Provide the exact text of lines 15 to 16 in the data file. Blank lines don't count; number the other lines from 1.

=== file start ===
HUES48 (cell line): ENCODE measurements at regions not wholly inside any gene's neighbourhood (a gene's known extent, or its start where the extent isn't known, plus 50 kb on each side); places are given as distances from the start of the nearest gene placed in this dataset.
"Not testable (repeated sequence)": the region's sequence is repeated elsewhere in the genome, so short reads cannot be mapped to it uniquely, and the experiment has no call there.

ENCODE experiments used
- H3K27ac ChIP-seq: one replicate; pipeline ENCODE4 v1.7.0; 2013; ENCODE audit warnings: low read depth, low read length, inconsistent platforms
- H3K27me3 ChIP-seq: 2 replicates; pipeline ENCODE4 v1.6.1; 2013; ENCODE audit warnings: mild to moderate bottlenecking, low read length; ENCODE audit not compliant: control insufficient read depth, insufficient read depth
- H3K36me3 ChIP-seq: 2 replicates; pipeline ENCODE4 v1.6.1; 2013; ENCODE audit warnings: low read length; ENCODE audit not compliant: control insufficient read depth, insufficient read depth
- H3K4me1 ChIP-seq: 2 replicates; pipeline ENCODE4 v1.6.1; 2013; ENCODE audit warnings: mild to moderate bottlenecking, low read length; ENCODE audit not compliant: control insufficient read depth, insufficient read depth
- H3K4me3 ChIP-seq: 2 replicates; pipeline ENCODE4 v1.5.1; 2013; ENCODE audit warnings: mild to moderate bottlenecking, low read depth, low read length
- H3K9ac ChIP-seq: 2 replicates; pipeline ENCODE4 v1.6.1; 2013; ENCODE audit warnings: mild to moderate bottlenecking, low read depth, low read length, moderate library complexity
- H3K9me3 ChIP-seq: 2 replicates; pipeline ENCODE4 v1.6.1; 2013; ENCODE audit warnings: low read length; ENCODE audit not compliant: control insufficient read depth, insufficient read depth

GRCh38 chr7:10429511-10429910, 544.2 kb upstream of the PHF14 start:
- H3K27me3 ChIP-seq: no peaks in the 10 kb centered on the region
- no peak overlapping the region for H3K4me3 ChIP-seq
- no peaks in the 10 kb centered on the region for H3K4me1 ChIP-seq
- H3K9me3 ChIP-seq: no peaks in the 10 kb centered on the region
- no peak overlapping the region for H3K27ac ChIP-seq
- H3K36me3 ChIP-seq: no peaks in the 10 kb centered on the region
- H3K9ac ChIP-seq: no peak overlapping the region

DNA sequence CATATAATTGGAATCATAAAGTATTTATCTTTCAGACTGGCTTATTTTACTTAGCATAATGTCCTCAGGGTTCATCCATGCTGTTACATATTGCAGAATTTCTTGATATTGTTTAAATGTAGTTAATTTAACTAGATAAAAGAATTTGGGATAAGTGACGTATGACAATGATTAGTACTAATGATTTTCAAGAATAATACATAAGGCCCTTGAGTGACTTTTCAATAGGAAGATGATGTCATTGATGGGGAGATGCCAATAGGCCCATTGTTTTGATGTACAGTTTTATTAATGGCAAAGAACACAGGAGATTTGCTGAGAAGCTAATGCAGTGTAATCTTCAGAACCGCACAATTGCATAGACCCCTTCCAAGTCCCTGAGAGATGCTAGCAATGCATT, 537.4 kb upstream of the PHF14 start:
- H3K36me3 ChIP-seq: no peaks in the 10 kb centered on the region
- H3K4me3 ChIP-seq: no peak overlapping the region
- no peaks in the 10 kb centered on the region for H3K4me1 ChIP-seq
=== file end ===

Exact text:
- H3K9me3 ChIP-seq: no peaks in the 10 kb centered on the region
- no peak overlapping the region for H3K27ac ChIP-seq